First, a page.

Whatever you call it: workcation, extended bleisure travel, flex work, remote working, digital nomad, work-life balance or a phrase I might have just invented “travel working’ – it’s a growing phenomenon among both millennials and baby boomers who want to work and travel so they can live their best life.

This inspirational lifestyle embodies the need to get out and experience culture, history and the sights on your must-do list while making money to sustain a preferred lifestyle – all while young enough to enjoy or before health declines. Work habits of the 1970s, 80s, and 90s involved the 9 to 5 norm of commuting an hour or more to work, owning a large house, driving the best new cars and receiving 2 or 3 weeks’ vacation a year. These norms are becoming things-of-the-past as remote working becomes feasible.

The digital nomad lifestyle also includes the ability to decide which hours of the day to work. Have you worked with either of these – people who are at the office and performing optimally at 6 am or those who labor late into the night to produce their best work? A travel worker can typically work most any hours including these extremes.

One popular flex work style includes those who travel to see the sights as a part their work. That leads us to the millennial travel worker.

Millennial Travel Workers

Often though not always millennials, top travel influencers can successfully make a living from their travels. They may be blog writers, photographers, adventure publishers or they may be experts in a travel niche such as a specific location or advising on how to become a successful travel worker. They ramp-up their Instagram, Facebook and Twitter followers, some up into the millions. Their star power appeals to advertisers who pay them to promote products or give them freebies to subsidize their adventures. If you are a travel company or produce a travel product, a recommendation from these influencers goes a long way to increasing visibility, sales, or recommendations for your business.

There are also companies like Remote Year that advertise “work and travel programs that bring together groups of professionals to travel, live, and work remotely in different cities around the world for a year or four months.” Participants travel in a group, pay a fee which covers travel, housing, and co-working space,  and they work in 12 different locations in one year. Women Digital Nomads offers a view of the pros and cons of that experience.

Some millennials have adopted the retire-first/work-later style. It involves shunning the serious job they studied for to travel the world while young. They subsidize that lifestyle by taking on unskilled, temporary work. Then later, they secure a serious/real job, have children and stay in one place. It’s a fascinating idea!

Millennial nomads are more likely to adopt one of these lifestyles and then embark on it as a solo traveler. Because of this, the growth of solo travel is rising significantly – more than ever before.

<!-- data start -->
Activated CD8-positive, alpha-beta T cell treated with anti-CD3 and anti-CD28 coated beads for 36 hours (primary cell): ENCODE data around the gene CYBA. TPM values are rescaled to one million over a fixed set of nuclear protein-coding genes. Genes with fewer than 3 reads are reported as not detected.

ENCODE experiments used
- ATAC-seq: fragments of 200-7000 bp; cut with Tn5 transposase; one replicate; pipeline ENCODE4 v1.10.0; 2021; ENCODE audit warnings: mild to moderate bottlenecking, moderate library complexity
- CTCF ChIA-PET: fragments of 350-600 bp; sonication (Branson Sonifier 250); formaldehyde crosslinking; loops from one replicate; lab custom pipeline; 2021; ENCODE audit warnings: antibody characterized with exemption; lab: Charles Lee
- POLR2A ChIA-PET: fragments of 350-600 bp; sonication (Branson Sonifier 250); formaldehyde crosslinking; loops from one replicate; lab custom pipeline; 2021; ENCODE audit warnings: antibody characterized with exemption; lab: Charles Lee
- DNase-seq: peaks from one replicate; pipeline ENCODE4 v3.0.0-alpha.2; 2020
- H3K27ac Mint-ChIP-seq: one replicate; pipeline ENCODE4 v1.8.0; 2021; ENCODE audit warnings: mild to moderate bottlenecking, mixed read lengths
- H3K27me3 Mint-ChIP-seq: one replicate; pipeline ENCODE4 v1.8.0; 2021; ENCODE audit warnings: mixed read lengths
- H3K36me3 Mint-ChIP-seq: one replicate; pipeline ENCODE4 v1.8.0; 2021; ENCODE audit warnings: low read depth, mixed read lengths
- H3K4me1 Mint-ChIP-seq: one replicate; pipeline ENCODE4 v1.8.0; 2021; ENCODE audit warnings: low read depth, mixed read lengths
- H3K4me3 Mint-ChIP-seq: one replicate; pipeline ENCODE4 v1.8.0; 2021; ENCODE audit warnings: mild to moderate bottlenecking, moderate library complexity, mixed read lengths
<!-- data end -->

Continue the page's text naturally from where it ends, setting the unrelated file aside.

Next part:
Baby Boomer Travel Workers

But travel work isn’t only for Millennials. Baby Boomers may have been the first to morph, maybe accidentally, into travel working. For Boomers, the transformation started with sporadic work-from-home days which became work-mostly-from-home. Then if you were working from home 100%, why not work while on an extended vacation? For some, this transitioned into a semi-retirement lifestyle as a freelancer whose whereabouts may be unknown.  I admit, this is how it happened for me and I thoroughly enjoy this work-from-home (or wherever) lifestyle.

Technology made it Possible

Technology can take credit for much of the digital nomad workstyle. According to Deloitte Insights, “The Fourth industrial revolution, known as Industry 4.0 is ushering in a digital reality, transforming organizations themselves.”

This digital reality has brought us convenient tools enabling us to work outside four office walls. Tools like Wireless/WIFI access and cloud computing have enabled access to documents, emails, and files. Working collaboratively via teleconference is easy with VOIP, Facetime and Skype,  for calls, meetings and screen sharing. Remote worker prevalence has also inspired the creation of physical co-working spaces in communities around the world.

One tool that’s perfect for digital nomads is OppteeTM Travel Search. Opptee helps simplify your search for travel by accessing the largest number of the most popular travel sites – hotels, flights, cruises, car rentals, and vacations – from within one app. With Opptee, you easily browse and compare more sites faster to help find the best travel deals.

If you are dreaming of a more inspirational work style or a way to live your best life, you too may opt to become a digital nomad. It’s these travel work, flex work, remote working styles that have all contributed to the Industry 4.0 era.

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